|Subject: SMH CNRT office back in business
Date: Fri, 02 Jul 1999 09:03:03 +0000
From: firstname.lastname@example.org (TAPOL)
Tuesday, June 29, 1999
Timor office back in business
(Photo) Thumbs up for peace ... José "Xanana" Gusmao, centre, Ramos Horta, left, and Joao Carrascalao during the East Timor peace talks. Photo by AFP.
By CRAIG SKEHAN in Dili and LINDSAY MURDOCH in Jakarta
There was a renewed spirit of optimism yesterday at the opening in Dili of an office to represent the movement seeking East Timor's independence from Indonesian rule.
The last such office was closed in mid-April amid a surge of violence in the provincial capital.
Upbeat singing of nationalistic songs by young women in colourful traditional Timorese costume was balanced yesterday by references to continuing intimidation and violence in outlying areas.
But the fact that the office was able to open contrasted sharply with the anarchy of April 17 when militiamen attacked the home of independence activist Mr Manuel Carrascalao.
More than 100 refugees had fled to the house and one of Mr Carrascalao's sons was among 12 people murdered.
The office of the National Council of Timorese Resistance, known by the Portuguese acronym CNRT, was forced to close and key independence activists went into hiding.
The Internal Political Front - a co-ordinating body for the CNRT and other independence groups such as the military wing, Falantil - opened a new office yesterday.
Among more than 100 people who attended the opening were young men with long hair and beards who spent years in remote mountain camps fighting Indonesian soldiers.
Also present was Mr Colin Stewart, an official from the political office of the United Nations mission that is helping to prepare for an August independence referendum.
His presence could attract criticism from anti-independence groups who have accused the UN of exhibiting an independence bias.
But Mr Stewart said it was part of the UN's mandate to help ensure that all parties enjoyed freedom of speech in the lead-up to the vote on whether East Timor breaks away from Indonesian rule.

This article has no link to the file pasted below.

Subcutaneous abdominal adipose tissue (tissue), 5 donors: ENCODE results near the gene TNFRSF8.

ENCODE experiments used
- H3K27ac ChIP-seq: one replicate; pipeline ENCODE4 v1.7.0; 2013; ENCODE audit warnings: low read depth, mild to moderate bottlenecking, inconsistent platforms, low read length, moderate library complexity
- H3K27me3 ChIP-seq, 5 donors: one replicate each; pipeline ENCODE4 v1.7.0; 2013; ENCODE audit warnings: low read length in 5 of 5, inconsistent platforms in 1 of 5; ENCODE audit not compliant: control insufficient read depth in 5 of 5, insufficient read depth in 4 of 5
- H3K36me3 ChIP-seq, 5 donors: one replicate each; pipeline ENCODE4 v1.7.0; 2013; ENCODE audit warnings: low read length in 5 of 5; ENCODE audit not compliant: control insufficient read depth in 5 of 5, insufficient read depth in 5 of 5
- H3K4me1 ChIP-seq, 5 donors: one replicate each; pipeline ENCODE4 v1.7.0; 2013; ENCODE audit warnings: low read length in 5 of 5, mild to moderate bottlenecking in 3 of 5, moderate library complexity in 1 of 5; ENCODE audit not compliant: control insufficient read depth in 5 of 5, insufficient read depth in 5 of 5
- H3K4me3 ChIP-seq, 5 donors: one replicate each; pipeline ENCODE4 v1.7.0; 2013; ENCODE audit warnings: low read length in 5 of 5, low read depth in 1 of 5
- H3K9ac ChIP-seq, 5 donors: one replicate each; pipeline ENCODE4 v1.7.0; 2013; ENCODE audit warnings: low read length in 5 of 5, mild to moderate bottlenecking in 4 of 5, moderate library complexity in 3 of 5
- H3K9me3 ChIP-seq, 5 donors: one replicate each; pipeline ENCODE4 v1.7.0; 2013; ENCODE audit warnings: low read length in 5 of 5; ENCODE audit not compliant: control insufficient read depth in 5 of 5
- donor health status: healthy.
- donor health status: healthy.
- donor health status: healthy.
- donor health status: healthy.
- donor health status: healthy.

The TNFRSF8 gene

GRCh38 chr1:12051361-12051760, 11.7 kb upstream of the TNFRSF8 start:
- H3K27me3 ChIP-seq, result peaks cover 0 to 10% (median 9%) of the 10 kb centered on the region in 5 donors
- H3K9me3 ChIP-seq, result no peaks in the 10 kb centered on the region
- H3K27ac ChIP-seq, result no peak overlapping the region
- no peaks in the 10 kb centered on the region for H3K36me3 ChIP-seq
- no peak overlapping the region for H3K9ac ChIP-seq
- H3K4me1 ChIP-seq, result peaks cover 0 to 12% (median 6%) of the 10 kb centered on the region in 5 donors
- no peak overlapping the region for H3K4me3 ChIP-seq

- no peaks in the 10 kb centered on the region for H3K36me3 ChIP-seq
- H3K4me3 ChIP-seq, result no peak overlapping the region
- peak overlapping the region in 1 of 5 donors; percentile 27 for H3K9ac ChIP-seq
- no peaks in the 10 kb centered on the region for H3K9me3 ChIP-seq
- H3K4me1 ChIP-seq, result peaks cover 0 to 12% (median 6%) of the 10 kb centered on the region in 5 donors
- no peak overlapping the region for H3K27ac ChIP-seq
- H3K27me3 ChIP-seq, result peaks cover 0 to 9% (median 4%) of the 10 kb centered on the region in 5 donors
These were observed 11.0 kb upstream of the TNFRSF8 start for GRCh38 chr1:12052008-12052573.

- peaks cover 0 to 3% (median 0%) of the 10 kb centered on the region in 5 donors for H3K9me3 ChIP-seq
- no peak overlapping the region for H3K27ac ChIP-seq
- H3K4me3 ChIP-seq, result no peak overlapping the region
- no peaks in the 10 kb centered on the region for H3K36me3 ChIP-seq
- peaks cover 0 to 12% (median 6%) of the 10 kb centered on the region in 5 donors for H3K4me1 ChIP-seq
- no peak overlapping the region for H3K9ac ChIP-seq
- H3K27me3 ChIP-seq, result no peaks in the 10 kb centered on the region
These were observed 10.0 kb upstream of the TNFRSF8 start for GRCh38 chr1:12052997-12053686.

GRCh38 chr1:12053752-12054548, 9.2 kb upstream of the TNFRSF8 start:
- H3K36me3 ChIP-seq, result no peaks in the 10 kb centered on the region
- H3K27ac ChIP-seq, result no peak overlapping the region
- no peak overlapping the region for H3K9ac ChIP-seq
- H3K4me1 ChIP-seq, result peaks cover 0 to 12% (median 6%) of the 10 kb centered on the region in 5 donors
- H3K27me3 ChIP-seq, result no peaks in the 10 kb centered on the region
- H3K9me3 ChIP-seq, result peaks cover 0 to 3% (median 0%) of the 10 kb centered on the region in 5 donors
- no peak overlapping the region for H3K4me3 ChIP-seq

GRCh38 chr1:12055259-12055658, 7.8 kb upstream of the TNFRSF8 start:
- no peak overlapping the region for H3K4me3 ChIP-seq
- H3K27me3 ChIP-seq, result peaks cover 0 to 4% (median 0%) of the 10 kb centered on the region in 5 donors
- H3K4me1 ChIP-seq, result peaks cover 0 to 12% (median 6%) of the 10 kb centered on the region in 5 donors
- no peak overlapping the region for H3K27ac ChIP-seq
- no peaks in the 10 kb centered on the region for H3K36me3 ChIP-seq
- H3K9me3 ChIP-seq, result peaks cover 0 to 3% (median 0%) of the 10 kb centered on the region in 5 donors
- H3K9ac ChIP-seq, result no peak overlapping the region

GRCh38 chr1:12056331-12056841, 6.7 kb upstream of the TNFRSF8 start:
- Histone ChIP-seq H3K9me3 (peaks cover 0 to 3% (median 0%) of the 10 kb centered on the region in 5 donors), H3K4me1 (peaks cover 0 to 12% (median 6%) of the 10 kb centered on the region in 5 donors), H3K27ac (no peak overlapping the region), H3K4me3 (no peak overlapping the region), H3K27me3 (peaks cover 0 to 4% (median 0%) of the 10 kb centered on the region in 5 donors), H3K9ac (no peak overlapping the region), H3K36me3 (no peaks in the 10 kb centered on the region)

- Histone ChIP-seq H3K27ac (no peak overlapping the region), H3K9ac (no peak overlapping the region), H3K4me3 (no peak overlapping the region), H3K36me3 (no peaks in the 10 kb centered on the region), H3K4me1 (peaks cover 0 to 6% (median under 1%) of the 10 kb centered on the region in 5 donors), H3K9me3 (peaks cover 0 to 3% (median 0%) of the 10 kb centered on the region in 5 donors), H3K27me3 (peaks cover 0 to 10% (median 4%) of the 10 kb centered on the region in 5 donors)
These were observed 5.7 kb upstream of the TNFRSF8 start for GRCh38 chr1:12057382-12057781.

"The is a very significant moment," Mr Stewart said. "This office has an important role in explaining its views on the choice facing the people."
There was further evidence yesterday of continuing anti-independence militia activity in areas near the provincial border with Indonesian West Timor.
The United Nations' official spokesman in Dili, Mr David Wimhurst, said a visit late last week by UN special envoy Jamsheed Marker to the township of Suai was cancelled following a security scare.
"There was some untoward, quite large militia activity in Suai leading up to his planned visit," Mr Wimhurst said. "We did not want an incident."
In Jakarta yesterday, pro-independence leader José "Xanana" Gusmao urged the leaders of rival East Timorese groups attending church-organised talks to agree on peace. Gusmao, allowed out from house arrest, was one of seven speakers to formally open the talks attended by 60 people at a Jakarta hotel.
The talks are focusing on ways to disarm opposing groups in the former Portuguese territory where violence by pro-Jakarta paramilitary groups backed by the Indonesian police and military has forced the UN to delay the autonomy ballot for at least two weeks.
One of the organisers of the talks, Bishop Carlos Belo, the head of the Catholic Church in East Timor, said it was the task of the Church to free the East Timorese from the conflict.
"It is the task of the Church, indeed its obligation, to release its children from the grip of ceaseless conflict that now enslaves them," Bishop Belo said.
Gusmao and another independence activist, Mr José Ramos Horta, are expected to emphasise at the talks that their supporters would not seek revenge over Jakarta's often brutal 24-year rule if East Timor is given independence.
The talks are scheduled to end tomorrow.